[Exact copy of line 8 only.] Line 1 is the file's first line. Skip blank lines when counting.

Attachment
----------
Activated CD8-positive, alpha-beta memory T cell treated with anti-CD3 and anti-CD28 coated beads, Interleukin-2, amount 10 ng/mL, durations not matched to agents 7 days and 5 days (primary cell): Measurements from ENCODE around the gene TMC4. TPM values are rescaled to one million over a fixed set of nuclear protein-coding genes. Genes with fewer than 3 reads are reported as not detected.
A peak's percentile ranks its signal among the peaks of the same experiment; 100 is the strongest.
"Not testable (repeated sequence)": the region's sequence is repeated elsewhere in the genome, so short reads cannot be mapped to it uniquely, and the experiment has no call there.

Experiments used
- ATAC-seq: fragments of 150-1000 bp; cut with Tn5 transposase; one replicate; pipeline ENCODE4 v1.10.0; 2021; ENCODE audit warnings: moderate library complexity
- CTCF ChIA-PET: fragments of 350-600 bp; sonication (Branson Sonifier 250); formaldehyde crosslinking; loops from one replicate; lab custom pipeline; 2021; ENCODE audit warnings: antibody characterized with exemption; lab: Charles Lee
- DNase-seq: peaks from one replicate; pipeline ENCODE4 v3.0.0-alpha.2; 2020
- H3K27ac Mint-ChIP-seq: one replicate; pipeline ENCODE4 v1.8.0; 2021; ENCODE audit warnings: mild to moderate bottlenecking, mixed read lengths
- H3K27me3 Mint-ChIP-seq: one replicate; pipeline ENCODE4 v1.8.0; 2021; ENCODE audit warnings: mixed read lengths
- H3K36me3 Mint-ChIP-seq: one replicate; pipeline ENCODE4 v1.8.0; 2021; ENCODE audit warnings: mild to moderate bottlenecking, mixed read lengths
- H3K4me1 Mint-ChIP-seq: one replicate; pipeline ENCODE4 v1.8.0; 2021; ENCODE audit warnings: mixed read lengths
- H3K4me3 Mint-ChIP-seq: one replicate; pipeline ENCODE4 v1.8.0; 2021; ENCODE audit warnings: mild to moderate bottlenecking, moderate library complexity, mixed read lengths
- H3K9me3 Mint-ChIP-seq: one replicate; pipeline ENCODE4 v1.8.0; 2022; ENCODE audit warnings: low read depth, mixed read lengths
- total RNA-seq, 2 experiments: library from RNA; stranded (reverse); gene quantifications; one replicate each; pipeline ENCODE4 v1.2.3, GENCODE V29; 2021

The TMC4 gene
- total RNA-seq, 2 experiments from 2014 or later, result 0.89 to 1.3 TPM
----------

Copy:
- H3K27ac Mint-ChIP-seq: one replicate; pipeline ENCODE4 v1.8.0; 2021; ENCODE audit warnings: mild to moderate bottlenecking, mixed read lengths